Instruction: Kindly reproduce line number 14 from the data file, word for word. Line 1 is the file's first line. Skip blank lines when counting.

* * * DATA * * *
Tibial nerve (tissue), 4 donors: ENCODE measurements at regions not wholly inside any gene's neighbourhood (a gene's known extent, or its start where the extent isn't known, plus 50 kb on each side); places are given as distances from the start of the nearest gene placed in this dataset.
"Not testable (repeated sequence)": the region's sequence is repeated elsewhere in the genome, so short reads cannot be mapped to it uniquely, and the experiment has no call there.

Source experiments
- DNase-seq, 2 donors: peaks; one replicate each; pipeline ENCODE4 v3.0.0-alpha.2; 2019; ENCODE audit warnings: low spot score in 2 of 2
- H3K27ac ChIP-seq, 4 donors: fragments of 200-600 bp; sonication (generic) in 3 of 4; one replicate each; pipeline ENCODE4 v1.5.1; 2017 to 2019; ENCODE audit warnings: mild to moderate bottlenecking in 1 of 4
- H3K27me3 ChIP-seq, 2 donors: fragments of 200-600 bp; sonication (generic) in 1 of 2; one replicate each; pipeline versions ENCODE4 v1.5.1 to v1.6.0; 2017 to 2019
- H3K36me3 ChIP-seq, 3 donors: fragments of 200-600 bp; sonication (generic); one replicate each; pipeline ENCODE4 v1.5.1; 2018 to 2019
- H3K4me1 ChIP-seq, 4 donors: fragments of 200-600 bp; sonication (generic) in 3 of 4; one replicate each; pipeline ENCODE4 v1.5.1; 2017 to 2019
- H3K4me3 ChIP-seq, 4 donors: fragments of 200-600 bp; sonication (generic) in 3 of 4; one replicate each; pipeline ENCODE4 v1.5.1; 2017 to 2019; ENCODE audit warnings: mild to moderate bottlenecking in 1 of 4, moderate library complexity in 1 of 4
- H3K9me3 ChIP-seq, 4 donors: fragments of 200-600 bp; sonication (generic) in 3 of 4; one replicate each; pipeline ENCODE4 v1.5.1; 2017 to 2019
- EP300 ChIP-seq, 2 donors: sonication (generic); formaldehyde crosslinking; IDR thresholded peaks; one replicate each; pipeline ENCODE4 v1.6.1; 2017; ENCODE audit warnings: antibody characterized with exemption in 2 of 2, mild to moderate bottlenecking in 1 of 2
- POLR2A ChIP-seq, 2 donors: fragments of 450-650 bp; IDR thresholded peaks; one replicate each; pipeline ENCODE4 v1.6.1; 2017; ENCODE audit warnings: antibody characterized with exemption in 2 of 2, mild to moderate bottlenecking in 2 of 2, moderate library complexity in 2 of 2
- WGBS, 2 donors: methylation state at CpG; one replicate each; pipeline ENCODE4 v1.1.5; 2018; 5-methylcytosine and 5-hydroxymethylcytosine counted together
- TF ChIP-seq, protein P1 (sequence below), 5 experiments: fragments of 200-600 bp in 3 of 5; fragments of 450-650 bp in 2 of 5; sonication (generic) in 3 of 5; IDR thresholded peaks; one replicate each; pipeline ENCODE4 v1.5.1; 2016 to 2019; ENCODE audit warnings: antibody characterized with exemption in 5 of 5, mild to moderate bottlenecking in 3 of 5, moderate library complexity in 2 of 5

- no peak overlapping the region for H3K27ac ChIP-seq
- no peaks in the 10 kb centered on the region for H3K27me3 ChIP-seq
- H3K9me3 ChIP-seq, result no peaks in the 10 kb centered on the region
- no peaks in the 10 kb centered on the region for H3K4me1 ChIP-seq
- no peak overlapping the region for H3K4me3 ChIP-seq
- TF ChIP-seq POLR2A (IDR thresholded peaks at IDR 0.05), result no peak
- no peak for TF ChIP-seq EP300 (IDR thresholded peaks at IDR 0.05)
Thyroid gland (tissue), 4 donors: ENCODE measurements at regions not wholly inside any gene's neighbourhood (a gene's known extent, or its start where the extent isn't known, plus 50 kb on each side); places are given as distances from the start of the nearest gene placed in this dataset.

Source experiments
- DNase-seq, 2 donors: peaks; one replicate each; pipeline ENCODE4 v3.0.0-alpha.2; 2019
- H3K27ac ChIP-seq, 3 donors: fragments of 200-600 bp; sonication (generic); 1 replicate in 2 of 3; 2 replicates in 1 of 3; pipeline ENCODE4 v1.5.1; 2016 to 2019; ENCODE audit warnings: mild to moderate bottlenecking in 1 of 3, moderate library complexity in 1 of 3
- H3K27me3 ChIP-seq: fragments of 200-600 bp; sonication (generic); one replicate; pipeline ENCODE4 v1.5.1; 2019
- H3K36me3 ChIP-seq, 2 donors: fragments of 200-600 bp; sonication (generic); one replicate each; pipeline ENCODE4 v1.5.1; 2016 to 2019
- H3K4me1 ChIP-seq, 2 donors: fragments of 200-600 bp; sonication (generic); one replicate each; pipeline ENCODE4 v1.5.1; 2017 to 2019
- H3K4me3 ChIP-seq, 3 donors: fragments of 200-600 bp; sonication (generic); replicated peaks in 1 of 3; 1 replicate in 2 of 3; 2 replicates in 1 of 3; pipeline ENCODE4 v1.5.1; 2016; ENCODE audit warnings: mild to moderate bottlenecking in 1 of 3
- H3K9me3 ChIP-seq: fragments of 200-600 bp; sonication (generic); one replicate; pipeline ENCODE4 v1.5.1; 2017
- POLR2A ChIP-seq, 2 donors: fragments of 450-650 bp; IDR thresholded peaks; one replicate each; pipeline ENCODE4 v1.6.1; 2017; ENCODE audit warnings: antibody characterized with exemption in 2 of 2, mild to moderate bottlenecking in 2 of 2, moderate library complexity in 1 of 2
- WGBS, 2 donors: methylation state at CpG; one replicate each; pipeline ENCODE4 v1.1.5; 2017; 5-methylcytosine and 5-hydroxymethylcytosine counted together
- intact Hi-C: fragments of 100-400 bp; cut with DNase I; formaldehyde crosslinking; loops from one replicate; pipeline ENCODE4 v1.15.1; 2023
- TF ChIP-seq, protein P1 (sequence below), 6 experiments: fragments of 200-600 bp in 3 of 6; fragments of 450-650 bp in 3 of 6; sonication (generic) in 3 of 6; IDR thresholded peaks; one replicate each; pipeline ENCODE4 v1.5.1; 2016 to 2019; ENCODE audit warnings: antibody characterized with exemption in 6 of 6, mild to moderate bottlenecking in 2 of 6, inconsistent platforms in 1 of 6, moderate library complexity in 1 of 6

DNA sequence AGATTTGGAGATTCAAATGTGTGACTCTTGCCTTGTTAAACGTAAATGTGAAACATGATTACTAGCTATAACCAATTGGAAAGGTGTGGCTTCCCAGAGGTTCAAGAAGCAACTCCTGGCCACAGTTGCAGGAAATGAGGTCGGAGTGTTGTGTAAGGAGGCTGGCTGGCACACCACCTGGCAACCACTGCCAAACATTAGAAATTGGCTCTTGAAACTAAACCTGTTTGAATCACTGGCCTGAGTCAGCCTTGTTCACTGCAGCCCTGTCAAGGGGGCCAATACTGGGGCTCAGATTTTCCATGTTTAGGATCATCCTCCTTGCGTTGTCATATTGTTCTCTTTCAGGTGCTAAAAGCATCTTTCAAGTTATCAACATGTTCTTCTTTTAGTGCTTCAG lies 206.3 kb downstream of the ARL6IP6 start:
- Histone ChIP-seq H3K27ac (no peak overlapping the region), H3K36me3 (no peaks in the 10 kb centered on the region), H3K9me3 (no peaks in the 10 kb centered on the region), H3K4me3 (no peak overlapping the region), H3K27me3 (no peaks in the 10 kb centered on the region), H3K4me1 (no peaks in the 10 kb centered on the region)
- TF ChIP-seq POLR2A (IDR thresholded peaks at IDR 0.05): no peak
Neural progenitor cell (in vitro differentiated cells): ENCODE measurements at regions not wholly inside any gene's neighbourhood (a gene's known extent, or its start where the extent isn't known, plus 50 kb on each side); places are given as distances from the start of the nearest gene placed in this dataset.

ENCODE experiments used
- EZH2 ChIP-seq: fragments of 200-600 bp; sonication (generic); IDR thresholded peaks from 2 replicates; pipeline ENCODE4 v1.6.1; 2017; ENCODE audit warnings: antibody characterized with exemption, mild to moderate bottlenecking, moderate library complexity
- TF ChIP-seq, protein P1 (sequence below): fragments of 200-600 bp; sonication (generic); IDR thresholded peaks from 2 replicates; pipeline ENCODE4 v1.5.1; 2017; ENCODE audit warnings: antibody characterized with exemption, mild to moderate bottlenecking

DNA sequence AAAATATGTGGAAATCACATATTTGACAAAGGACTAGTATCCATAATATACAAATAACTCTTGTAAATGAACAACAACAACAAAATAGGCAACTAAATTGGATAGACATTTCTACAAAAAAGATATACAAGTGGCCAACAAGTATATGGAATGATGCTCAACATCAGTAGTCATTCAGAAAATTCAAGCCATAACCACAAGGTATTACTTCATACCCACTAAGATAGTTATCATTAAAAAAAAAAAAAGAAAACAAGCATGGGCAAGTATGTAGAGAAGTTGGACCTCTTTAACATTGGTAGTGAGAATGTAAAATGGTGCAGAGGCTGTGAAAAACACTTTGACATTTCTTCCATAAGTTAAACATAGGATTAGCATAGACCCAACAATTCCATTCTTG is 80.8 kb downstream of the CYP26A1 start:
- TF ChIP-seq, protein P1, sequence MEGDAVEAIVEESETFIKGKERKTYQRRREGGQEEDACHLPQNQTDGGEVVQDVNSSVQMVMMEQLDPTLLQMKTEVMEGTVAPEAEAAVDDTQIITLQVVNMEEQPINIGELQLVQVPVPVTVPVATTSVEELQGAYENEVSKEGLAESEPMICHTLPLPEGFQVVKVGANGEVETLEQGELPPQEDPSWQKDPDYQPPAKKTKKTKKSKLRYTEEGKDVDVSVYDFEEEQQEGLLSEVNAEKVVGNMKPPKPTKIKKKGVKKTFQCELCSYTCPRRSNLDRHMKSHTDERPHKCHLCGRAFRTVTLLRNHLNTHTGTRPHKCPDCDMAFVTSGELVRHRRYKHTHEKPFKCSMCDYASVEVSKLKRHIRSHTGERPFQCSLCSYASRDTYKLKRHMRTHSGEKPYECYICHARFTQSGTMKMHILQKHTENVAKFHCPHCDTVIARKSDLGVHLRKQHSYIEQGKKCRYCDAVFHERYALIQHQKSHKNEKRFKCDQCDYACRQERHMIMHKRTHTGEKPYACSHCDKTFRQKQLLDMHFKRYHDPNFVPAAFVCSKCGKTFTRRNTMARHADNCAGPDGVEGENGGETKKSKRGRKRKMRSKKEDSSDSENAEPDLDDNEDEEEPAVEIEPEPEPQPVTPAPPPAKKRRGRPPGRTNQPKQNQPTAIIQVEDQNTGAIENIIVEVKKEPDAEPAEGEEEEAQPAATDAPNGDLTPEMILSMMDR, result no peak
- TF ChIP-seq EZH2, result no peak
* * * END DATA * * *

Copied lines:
- TF ChIP-seq, protein P1 (sequence below), 5 experiments: fragments of 200-600 bp in 3 of 5; fragments of 450-650 bp in 2 of 5; sonication (generic) in 3 of 5; IDR thresholded peaks; one replicate each; pipeline ENCODE4 v1.5.1; 2016 to 2019; ENCODE audit warnings: antibody characterized with exemption in 5 of 5, mild to moderate bottlenecking in 3 of 5, moderate library complexity in 2 of 5